The Cost of Stress in the Workplace
By Kevin Stockslager, Vice President, Wray Executive Search
In this month’s Executive Connection newsletter, we published an Executive Summary of an Insight Report by Mia Doucet titled, “Ignoring the Personal Stress of a Key Executive Could Cost You Millions.” Mia analyzed the results from several studies, researched relevant literature on the topic, and interviewed 25 trusted business sources to analyze the true cost of executive workplace stress on the company and why so often the topic is ignored. What she found was that workplace stress amongst key executives was high and extremely costly to the company, little surprise given the personal and professional stakes at that level. Perhaps what was surprising was just how often the topic was ignored in the workplace and the astronomical costs of inaction.
The reasons for ignoring stress in the workplace all make sense. Oftentimes high-level executives hide outside stressors, especially ones resulting from personal situations, just like the rest of do from time to time. Not wanting to be viewed as weak or not being able to handle the pressure certainly contributes to the sweeping of this topic under the rug. However, while difficult to estimate, the cost is staggering. If a high-level executive is losing hours per day and/or operating at lesser efficiency, the value lost can add up to hundreds of thousands of dollars per year and have devasting effects on executive level projects, often times multi-million-dollar investments in the brand.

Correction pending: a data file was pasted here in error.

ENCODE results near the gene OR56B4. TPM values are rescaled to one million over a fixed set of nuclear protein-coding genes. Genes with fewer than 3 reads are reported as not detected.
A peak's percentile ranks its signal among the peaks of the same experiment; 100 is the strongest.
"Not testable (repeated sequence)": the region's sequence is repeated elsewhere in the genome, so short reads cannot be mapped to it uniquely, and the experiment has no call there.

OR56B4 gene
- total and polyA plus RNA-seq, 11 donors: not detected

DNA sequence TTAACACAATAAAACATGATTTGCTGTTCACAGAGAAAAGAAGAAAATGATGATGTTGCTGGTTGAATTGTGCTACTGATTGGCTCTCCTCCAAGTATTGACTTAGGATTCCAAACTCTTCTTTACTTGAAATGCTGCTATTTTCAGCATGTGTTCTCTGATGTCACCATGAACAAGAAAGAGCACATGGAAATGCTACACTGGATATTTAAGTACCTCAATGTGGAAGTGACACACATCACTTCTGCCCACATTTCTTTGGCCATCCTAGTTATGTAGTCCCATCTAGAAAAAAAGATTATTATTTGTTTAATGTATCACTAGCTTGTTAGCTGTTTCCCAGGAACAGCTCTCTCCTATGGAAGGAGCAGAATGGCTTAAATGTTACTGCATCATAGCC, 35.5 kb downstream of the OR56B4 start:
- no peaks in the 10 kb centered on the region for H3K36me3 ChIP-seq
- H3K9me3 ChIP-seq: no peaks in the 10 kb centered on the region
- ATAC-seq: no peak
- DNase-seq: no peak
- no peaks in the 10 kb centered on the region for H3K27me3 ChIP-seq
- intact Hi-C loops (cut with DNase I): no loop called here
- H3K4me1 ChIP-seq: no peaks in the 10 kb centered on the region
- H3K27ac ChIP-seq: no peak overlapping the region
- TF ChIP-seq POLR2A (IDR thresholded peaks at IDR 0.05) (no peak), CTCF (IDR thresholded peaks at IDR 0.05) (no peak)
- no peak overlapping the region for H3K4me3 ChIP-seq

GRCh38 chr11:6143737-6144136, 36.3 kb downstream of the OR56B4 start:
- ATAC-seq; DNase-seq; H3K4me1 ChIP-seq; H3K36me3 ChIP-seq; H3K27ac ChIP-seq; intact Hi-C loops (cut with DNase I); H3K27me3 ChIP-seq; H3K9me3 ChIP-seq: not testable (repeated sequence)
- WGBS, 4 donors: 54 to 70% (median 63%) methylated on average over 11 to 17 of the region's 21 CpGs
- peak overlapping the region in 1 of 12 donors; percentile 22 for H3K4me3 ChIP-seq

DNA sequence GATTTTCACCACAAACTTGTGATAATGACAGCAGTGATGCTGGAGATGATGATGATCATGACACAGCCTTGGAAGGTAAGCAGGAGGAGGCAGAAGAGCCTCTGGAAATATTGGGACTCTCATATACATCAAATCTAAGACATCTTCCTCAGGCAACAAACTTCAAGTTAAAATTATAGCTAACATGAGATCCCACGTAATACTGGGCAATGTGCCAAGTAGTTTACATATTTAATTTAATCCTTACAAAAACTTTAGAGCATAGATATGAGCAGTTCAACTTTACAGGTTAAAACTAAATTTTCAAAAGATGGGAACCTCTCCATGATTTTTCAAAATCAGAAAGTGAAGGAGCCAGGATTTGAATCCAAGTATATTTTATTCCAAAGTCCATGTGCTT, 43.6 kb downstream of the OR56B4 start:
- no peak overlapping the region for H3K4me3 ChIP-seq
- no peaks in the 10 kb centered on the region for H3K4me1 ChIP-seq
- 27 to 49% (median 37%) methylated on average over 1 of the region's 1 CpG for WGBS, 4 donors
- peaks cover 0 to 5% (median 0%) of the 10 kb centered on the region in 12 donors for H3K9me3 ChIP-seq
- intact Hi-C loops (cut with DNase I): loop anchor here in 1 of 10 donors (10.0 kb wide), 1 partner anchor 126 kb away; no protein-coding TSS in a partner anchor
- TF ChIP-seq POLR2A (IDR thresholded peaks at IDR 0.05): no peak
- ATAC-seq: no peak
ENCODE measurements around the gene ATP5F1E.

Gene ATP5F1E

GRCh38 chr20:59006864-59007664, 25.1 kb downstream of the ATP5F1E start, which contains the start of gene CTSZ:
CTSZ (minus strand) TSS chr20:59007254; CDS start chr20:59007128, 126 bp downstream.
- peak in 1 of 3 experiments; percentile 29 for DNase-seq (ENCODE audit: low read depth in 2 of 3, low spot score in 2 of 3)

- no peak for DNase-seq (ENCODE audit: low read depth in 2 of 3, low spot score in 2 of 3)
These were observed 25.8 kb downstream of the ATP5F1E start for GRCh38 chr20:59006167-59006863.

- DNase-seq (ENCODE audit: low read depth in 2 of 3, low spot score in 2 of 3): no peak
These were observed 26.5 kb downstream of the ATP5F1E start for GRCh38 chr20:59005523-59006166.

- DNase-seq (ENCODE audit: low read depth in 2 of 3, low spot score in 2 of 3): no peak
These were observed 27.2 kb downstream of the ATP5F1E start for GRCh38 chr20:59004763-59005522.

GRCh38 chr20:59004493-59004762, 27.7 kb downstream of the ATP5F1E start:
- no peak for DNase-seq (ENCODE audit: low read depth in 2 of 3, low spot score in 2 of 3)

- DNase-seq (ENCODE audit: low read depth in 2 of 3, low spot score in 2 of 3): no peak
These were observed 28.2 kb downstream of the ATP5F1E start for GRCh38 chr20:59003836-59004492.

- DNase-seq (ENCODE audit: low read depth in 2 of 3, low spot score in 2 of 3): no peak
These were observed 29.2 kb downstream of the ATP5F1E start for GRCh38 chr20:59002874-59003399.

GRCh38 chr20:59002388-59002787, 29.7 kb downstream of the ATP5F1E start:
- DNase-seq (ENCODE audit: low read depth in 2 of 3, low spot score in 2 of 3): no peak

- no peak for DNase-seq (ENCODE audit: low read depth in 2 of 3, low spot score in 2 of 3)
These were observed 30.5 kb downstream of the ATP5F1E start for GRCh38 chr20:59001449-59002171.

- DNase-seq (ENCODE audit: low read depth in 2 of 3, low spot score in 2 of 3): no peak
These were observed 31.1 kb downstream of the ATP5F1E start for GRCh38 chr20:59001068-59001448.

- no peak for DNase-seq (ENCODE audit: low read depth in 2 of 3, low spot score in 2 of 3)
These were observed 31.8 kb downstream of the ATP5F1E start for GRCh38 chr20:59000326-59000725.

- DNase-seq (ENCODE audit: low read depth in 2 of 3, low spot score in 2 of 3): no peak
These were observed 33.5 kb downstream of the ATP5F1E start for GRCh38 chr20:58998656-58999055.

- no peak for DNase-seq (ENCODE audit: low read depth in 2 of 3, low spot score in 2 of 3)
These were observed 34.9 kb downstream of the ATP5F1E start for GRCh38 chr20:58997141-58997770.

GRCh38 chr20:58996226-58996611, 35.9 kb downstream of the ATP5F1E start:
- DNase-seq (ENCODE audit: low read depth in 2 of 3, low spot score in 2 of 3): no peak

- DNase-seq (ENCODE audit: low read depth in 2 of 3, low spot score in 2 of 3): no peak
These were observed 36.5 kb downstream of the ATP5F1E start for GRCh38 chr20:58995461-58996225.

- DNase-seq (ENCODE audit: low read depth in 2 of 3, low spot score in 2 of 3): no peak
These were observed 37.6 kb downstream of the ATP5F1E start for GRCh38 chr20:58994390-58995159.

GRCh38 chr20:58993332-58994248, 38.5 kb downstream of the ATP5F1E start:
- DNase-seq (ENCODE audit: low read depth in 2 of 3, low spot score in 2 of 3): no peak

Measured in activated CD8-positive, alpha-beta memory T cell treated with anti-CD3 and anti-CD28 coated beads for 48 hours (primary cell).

So now, what can companies do to address this issue? As has been stated for many years, building a company culture of openness and collaboration can reduce this stress, create a supportive environment, reduce burnout, and increase productivity. Several companies and executives have used executive coaching and training to alleviate stress and build a company culture. However, if underperformance continues to be a concern, a change is often required. In Mia’s Insight Report, our Managing Partner Bob Gershberg opines on the issue of retention in the workplace, noting that “we ought to retain our A and B players and it’s not a good idea to retain our C and D players. The costs of keeping an underperforming executive are tremendous. The cost of replacing is much higher.” Considering the cost of retaining an underperforming executive can range in the hundreds of thousands of dollars in terms of lost productivity, compared to a one-time search cost of $80,000, the answer sometimes becomes clear when considering the short- and long-term impact of underperformance.
Kevin Stockslager | Vice President
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